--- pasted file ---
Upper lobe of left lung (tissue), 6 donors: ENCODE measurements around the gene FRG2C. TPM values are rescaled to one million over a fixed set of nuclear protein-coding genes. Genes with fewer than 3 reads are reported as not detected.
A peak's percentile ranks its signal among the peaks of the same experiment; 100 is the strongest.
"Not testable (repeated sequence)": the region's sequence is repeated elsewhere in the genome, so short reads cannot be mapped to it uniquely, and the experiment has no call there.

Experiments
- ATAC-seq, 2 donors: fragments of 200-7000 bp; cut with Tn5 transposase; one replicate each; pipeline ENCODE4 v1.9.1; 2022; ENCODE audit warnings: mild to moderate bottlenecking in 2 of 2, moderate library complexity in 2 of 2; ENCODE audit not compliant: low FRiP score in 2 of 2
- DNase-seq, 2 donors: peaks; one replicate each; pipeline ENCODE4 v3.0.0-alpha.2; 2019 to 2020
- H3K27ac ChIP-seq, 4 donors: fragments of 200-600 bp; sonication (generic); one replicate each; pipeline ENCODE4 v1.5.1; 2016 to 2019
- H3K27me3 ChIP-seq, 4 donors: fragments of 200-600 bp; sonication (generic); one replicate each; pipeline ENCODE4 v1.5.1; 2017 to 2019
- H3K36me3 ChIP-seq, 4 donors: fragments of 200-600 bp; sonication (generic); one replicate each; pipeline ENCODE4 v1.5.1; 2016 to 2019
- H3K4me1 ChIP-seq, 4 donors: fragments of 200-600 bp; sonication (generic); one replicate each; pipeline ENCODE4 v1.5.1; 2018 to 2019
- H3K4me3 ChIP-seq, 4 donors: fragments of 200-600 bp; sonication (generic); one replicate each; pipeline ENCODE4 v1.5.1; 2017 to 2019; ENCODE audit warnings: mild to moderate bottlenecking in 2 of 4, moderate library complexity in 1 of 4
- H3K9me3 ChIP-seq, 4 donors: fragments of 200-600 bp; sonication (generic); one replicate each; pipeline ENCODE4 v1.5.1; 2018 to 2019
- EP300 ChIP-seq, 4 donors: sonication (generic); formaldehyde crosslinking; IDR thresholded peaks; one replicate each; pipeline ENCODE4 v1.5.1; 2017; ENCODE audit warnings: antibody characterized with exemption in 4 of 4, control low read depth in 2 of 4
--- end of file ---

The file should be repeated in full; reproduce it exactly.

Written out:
Upper lobe of left lung (tissue), 6 donors: ENCODE measurements around the gene FRG2C. TPM values are rescaled to one million over a fixed set of nuclear protein-coding genes. Genes with fewer than 3 reads are reported as not detected.
A peak's percentile ranks its signal among the peaks of the same experiment; 100 is the strongest.
"Not testable (repeated sequence)": the region's sequence is repeated elsewhere in the genome, so short reads cannot be mapped to it uniquely, and the experiment has no call there.

Experiments
- ATAC-seq, 2 donors: fragments of 200-7000 bp; cut with Tn5 transposase; one replicate each; pipeline ENCODE4 v1.9.1; 2022; ENCODE audit warnings: mild to moderate bottlenecking in 2 of 2, moderate library complexity in 2 of 2; ENCODE audit not compliant: low FRiP score in 2 of 2
- DNase-seq, 2 donors: peaks; one replicate each; pipeline ENCODE4 v3.0.0-alpha.2; 2019 to 2020
- H3K27ac ChIP-seq, 4 donors: fragments of 200-600 bp; sonication (generic); one replicate each; pipeline ENCODE4 v1.5.1; 2016 to 2019
- H3K27me3 ChIP-seq, 4 donors: fragments of 200-600 bp; sonication (generic); one replicate each; pipeline ENCODE4 v1.5.1; 2017 to 2019
- H3K36me3 ChIP-seq, 4 donors: fragments of 200-600 bp; sonication (generic); one replicate each; pipeline ENCODE4 v1.5.1; 2016 to 2019
- H3K4me1 ChIP-seq, 4 donors: fragments of 200-600 bp; sonication (generic); one replicate each; pipeline ENCODE4 v1.5.1; 2018 to 2019
- H3K4me3 ChIP-seq, 4 donors: fragments of 200-600 bp; sonication (generic); one replicate each; pipeline ENCODE4 v1.5.1; 2017 to 2019; ENCODE audit warnings: mild to moderate bottlenecking in 2 of 4, moderate library complexity in 1 of 4
- H3K9me3 ChIP-seq, 4 donors: fragments of 200-600 bp; sonication (generic); one replicate each; pipeline ENCODE4 v1.5.1; 2018 to 2019
- EP300 ChIP-seq, 4 donors: sonication (generic); formaldehyde crosslinking; IDR thresholded peaks; one replicate each; pipeline ENCODE4 v1.5.1; 2017; ENCODE audit warnings: antibody characterized with exemption in 4 of 4, control low read depth in 2 of 4